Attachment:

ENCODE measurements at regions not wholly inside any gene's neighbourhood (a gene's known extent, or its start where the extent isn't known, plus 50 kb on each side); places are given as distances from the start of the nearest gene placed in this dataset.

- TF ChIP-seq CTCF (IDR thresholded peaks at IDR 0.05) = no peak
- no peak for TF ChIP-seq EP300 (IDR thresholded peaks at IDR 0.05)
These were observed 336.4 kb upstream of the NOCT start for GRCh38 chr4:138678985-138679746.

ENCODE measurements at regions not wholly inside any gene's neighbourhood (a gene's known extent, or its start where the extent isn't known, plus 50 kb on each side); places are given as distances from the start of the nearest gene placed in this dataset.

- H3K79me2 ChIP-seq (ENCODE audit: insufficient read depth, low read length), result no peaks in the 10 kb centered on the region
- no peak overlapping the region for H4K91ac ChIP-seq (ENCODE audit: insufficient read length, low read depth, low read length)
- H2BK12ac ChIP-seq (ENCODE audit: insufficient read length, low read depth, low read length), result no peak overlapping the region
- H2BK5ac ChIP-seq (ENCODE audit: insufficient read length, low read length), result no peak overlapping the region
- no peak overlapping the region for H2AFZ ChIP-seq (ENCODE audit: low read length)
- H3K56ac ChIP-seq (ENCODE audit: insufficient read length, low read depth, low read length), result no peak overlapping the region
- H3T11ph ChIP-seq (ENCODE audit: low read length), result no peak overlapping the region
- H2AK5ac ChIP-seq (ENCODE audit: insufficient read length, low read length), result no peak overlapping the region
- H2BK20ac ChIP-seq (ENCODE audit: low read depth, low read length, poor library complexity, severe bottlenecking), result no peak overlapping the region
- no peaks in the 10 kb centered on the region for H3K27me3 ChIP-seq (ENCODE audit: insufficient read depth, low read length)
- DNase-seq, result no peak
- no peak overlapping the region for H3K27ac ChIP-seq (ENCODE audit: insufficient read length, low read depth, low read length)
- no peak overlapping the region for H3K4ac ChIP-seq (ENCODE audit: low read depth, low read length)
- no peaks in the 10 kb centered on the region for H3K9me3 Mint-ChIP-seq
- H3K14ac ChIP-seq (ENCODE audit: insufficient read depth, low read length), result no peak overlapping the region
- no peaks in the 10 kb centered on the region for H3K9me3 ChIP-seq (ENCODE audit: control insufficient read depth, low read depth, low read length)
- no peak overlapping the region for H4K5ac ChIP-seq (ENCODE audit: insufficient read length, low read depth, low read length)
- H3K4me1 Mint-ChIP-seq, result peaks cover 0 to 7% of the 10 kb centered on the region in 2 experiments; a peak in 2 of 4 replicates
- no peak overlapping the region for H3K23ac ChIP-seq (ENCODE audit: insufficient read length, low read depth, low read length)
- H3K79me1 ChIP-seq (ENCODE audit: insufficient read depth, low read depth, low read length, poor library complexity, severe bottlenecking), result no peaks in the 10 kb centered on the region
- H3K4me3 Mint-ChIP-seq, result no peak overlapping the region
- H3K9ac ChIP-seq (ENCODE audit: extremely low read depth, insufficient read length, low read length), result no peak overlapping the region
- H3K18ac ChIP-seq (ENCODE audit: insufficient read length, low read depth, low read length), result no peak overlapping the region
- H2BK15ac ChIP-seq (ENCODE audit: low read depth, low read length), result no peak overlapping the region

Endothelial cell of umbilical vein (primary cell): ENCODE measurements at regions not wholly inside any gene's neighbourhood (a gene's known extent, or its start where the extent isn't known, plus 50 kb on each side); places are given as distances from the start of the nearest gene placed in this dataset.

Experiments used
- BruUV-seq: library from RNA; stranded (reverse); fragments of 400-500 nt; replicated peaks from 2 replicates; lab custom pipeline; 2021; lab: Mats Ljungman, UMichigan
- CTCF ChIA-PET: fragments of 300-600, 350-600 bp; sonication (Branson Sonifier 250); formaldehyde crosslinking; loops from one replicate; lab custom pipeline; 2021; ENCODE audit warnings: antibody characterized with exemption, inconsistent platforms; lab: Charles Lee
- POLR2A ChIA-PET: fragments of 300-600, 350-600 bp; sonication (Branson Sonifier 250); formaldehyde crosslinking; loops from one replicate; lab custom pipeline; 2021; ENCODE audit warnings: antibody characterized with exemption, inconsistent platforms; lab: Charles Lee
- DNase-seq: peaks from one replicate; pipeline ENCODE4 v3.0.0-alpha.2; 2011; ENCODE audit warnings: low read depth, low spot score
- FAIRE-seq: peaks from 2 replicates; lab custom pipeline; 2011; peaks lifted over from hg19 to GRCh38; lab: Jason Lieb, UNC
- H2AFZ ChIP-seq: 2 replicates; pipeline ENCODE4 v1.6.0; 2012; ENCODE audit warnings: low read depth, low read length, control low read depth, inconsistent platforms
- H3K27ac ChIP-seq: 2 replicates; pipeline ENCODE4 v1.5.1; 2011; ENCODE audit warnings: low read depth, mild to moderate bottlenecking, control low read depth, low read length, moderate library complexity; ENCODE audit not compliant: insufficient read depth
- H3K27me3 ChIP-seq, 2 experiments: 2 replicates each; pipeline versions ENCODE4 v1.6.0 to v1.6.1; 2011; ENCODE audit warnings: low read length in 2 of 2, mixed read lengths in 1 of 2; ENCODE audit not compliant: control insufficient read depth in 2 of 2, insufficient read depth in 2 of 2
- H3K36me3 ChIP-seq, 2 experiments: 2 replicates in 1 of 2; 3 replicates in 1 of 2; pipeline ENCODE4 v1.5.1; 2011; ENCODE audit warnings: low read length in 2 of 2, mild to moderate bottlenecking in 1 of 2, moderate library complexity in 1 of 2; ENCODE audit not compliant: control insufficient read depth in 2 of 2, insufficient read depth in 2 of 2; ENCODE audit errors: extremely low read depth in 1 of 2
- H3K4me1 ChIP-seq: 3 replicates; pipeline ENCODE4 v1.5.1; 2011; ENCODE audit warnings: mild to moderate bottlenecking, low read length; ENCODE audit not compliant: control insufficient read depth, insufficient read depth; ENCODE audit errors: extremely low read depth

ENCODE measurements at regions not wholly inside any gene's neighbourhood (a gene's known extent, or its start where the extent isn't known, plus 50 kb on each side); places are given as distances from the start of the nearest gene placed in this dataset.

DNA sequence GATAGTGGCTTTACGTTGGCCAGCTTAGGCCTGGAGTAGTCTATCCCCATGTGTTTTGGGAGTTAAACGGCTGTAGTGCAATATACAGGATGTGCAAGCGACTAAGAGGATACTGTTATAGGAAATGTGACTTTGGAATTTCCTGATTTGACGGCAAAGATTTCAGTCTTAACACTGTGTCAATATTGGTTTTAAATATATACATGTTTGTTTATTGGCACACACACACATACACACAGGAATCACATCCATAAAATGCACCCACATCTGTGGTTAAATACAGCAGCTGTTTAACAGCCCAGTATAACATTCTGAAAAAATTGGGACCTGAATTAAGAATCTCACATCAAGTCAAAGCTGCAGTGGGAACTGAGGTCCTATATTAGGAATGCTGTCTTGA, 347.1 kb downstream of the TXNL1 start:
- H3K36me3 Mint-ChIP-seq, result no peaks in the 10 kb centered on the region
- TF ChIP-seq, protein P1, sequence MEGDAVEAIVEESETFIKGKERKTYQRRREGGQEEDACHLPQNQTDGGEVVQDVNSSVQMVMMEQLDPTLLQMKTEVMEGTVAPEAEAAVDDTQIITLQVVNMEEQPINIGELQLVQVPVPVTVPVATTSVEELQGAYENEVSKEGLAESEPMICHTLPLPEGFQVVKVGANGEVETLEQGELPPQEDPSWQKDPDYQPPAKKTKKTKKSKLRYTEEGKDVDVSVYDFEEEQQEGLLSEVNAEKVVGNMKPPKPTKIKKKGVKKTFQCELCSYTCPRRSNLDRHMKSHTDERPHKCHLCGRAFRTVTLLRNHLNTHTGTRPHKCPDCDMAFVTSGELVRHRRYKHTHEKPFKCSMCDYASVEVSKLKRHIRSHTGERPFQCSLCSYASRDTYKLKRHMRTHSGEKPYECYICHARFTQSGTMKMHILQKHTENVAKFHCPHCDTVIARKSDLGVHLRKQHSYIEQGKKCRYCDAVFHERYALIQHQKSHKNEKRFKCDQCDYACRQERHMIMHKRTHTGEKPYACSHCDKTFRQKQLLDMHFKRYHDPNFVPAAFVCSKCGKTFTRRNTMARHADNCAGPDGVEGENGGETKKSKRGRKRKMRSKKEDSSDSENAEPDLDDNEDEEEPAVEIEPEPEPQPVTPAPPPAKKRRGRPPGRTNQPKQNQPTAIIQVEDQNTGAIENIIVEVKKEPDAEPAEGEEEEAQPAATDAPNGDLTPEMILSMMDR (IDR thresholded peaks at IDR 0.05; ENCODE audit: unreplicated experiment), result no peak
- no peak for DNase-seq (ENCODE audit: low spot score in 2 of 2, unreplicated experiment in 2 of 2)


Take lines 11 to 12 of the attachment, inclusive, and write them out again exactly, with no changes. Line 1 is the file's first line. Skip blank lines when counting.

- H3K56ac ChIP-seq (ENCODE audit: insufficient read length, low read depth, low read length), result no peak overlapping the region
- H3T11ph ChIP-seq (ENCODE audit: low read length), result no peak overlapping the region